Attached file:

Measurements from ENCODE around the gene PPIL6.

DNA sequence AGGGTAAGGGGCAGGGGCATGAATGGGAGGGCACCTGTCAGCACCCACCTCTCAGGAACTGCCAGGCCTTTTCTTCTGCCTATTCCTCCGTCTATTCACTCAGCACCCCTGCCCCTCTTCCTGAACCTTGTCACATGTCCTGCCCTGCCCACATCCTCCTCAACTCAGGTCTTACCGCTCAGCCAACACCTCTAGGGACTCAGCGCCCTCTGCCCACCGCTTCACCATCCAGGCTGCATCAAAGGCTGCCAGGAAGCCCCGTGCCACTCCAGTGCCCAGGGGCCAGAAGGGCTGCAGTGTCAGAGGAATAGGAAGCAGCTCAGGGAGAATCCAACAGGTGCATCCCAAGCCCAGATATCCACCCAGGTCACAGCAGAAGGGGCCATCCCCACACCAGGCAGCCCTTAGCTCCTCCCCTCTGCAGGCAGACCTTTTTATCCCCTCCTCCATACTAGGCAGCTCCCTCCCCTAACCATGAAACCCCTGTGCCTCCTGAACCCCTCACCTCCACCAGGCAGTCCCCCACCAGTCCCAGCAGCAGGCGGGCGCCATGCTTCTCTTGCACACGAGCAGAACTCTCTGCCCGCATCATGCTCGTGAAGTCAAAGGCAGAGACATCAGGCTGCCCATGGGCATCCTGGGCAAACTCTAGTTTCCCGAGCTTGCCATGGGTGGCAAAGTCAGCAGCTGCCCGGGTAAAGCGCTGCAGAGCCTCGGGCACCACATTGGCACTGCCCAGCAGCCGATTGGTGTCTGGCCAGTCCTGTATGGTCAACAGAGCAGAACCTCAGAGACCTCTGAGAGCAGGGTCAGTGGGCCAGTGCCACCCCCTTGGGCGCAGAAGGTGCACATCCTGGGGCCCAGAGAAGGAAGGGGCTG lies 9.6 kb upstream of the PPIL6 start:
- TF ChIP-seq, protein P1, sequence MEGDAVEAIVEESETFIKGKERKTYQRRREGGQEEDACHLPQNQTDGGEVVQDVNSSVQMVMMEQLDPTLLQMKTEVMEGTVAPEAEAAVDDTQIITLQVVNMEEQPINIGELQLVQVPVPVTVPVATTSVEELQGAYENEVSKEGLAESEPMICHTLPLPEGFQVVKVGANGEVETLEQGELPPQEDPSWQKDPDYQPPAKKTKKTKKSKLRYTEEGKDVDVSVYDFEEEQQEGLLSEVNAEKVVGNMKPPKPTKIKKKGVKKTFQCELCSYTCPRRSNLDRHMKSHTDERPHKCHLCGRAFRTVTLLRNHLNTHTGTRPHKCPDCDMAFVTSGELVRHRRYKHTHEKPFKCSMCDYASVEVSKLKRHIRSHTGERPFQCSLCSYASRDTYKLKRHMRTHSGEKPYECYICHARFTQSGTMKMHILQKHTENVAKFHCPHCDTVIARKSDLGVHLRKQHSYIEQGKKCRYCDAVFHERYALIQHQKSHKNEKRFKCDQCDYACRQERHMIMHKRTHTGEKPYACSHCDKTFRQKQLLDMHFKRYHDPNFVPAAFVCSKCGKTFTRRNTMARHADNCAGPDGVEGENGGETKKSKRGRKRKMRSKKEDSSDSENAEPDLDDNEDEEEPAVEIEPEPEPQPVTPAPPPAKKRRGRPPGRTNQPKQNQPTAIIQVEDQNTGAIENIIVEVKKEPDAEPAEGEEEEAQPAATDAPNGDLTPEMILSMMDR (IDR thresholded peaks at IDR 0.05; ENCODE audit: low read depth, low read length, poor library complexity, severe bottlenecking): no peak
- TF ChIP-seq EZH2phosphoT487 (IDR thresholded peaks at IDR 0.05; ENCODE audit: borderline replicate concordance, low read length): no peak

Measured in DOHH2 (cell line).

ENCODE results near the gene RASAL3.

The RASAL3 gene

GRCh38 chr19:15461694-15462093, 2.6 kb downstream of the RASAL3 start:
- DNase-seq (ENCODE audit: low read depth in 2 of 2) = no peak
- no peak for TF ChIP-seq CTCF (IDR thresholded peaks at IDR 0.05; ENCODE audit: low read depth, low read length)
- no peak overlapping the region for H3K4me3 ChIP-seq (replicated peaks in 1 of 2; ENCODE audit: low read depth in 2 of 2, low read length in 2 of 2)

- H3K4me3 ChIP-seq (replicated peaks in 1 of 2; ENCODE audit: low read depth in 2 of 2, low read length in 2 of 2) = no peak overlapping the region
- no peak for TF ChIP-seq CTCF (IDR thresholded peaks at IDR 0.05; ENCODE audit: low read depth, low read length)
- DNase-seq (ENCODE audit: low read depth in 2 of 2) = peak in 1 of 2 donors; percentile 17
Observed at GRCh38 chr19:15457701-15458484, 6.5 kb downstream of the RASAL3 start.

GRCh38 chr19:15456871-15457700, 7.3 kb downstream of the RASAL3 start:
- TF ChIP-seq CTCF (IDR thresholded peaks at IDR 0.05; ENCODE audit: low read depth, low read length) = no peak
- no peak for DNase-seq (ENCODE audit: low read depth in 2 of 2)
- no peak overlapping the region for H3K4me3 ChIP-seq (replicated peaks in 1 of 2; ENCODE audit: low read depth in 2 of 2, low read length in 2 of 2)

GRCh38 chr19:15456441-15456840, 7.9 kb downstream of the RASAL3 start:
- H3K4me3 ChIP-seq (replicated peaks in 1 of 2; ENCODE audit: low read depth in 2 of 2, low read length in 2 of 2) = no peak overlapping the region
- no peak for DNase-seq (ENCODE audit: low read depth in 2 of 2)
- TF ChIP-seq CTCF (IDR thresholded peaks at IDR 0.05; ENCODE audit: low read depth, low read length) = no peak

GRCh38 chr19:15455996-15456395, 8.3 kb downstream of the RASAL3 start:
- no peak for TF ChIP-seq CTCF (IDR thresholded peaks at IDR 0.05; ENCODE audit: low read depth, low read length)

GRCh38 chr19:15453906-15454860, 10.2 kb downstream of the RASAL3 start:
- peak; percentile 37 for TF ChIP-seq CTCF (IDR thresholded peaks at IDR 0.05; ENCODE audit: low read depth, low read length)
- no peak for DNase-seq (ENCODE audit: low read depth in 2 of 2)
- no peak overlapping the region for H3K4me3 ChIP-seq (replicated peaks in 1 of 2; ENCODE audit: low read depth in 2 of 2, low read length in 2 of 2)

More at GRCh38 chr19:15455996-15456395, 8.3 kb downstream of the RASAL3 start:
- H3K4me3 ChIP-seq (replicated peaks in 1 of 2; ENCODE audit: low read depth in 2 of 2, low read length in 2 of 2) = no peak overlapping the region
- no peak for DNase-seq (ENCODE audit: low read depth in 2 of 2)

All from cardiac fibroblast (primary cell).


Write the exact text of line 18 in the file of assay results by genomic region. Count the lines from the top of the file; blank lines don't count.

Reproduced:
- no peak for DNase-seq (ENCODE audit: low read depth in 2 of 2)